Exchange has always been few steps ahead compared to other Microsoft products when it comes to PowerShell support and the JEA model in general (yes, we call it RBAC, but it’s the same idea). You can get very granular with the RBAC and luckily, the team has also made sure that all the relevant controls in the EAC (or OWA options) are dynamically adjusted based on the actions the user has access to. This goes not only for the different tabs, but even for individual buttons.
Still, there is some ‘behind the scenes’ logic we need to comply with whenever we play with the roles. I run into one such example last week while creating a restricted “MyDistributionGroups” role, with the idea to block user from creating or removing DGs without admin approval. Once you’ve familiarized yourself with the core RBAC concepts, achieving this is a simple task (those of you that want detailed instructions might refer to this blog article). I decided to go a step further and remove few other ‘unnecessary’ cmdlets, such as the Set-Group one. So I created the new role, configured it as desired, run some tests and as all went well I assigned it to the default policy. The next day however users started complaining about no longer being able to manage the ownership of their DGs. Now, I quickly inspected the new role and confirmed that everything should be there, both the Set-DistributionGroup cmdlet and the ManagedBy parameters were present. Opening the group properties in OWA however revealed the issue – while the users were able to see the ownership information and manage any other settings, the Add and Remove buttons were missing from the Ownership tab.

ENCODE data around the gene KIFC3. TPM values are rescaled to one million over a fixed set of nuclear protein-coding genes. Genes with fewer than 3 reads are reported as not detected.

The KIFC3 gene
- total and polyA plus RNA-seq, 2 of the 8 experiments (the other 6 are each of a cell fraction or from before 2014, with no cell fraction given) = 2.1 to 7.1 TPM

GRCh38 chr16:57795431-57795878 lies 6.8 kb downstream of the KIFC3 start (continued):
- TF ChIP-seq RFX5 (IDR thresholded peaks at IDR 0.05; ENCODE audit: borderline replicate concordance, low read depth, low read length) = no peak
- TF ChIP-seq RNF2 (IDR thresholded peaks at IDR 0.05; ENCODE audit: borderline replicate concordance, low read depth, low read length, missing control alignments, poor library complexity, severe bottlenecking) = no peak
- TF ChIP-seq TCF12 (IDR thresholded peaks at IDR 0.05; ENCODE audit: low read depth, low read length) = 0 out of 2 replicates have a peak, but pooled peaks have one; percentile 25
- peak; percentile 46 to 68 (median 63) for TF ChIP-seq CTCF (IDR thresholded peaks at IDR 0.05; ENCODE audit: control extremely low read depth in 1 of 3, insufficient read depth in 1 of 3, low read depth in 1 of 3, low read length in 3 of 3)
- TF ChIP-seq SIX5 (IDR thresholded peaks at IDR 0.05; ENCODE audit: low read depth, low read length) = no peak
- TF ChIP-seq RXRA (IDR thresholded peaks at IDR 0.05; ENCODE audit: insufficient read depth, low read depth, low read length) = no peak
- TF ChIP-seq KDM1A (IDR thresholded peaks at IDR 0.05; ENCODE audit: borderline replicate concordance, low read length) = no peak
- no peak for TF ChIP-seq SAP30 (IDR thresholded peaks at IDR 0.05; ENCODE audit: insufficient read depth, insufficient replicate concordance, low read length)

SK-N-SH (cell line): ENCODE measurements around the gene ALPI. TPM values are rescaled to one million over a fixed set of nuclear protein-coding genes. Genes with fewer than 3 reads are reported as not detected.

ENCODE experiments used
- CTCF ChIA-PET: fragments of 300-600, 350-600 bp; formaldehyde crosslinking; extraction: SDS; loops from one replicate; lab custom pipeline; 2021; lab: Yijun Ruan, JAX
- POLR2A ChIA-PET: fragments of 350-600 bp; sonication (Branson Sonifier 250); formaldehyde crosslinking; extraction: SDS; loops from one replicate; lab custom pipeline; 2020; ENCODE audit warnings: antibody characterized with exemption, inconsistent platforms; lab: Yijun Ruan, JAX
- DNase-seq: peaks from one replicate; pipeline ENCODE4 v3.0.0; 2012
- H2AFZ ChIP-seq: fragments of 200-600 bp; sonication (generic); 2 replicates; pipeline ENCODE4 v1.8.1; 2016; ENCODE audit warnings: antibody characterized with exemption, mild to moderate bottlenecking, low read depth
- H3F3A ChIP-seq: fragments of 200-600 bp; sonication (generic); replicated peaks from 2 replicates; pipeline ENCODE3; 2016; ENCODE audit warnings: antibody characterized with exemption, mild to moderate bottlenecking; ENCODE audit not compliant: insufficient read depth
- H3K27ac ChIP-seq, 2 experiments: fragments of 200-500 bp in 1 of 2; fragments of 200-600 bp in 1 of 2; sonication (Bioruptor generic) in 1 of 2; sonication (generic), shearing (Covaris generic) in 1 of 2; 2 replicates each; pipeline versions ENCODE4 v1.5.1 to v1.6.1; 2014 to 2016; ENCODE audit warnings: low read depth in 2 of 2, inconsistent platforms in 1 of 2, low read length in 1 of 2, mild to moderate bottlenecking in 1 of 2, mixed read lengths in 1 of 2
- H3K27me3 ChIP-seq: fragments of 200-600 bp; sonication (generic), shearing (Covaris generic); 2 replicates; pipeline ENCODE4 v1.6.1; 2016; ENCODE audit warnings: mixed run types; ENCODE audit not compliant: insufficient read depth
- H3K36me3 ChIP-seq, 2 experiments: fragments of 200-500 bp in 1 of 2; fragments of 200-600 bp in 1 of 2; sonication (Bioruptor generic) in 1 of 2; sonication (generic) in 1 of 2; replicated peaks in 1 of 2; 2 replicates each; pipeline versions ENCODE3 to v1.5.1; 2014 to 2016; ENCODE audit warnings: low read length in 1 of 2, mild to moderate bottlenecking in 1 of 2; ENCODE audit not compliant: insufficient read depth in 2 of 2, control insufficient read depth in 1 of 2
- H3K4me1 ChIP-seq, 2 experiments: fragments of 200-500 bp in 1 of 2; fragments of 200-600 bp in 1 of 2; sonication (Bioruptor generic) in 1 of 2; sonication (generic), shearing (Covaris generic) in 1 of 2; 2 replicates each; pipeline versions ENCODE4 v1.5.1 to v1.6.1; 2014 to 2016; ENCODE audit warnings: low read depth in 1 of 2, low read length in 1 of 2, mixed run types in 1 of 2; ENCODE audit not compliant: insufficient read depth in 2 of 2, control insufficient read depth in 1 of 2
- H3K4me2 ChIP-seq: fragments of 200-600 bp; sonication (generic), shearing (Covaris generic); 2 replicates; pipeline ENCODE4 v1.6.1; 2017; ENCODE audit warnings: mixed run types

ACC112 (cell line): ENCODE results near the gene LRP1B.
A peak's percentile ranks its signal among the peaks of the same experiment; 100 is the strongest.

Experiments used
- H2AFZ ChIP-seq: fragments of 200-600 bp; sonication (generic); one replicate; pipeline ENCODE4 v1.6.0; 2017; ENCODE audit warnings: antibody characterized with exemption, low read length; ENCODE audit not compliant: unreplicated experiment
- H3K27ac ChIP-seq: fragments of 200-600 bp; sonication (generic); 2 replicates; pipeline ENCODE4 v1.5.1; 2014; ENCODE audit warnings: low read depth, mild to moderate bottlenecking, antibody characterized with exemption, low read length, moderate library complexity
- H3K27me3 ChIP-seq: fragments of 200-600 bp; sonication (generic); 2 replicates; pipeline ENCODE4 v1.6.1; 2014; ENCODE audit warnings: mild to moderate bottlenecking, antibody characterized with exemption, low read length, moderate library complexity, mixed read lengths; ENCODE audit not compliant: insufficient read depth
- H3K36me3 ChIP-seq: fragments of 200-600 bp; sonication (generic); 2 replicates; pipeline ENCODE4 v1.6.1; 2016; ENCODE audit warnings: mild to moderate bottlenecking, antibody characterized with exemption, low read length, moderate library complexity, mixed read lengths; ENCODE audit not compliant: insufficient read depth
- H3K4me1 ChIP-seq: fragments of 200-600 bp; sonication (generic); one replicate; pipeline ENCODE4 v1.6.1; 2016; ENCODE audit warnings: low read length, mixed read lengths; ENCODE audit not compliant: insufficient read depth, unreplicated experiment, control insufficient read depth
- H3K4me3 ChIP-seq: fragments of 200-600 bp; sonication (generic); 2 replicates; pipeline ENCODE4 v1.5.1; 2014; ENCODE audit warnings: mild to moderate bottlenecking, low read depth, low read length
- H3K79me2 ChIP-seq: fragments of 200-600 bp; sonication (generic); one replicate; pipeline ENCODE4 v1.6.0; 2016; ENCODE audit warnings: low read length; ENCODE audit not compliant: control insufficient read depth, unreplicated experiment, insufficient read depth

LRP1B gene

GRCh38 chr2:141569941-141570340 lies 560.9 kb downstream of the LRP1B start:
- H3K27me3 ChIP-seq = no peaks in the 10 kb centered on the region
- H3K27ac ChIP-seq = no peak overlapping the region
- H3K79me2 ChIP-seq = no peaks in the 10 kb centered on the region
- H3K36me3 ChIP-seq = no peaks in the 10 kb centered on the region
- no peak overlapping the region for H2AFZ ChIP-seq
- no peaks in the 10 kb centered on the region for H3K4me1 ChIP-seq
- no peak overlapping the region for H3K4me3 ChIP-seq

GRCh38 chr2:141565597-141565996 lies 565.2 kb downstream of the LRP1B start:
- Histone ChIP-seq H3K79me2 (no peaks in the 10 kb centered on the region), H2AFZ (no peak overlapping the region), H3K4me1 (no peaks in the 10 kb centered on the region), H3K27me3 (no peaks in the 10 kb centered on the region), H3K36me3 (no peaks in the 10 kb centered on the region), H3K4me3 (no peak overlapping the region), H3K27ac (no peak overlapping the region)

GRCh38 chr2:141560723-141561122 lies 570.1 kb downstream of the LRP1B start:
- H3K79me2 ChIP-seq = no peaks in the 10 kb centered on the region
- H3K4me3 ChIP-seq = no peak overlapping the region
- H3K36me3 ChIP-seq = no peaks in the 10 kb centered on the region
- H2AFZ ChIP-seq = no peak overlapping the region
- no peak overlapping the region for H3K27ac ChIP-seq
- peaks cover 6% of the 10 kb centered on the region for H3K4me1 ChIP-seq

As another set of validations, I logged in to PowerShell as a restricted user and tried to set the ownership of a DG I own. No surprises there – as the Set-DistributionGroup cmdlet was indeed assigned to the role, I was able to add/remove owners as I please. In effect, while technically I hadn’t removed the ability to change ownership, OWA seems to either use the Set-Group cmdlet instead of Set-DistributionGroup, or it simply expects both cmdlets to be available in order to show the Add and Remove buttons. And because of that fact, users were not happy. So lesson learned – when you try to play smart, always double-check all endpoints/interfaces your changes will affect. And make sure to not remove any of the generic cmdlets (Set-User, Set-Group, etc.) just because the relevant parameters are already covered by other cmdlets. Unless you plan to teach the end users on how to use PowerShell that is 🙂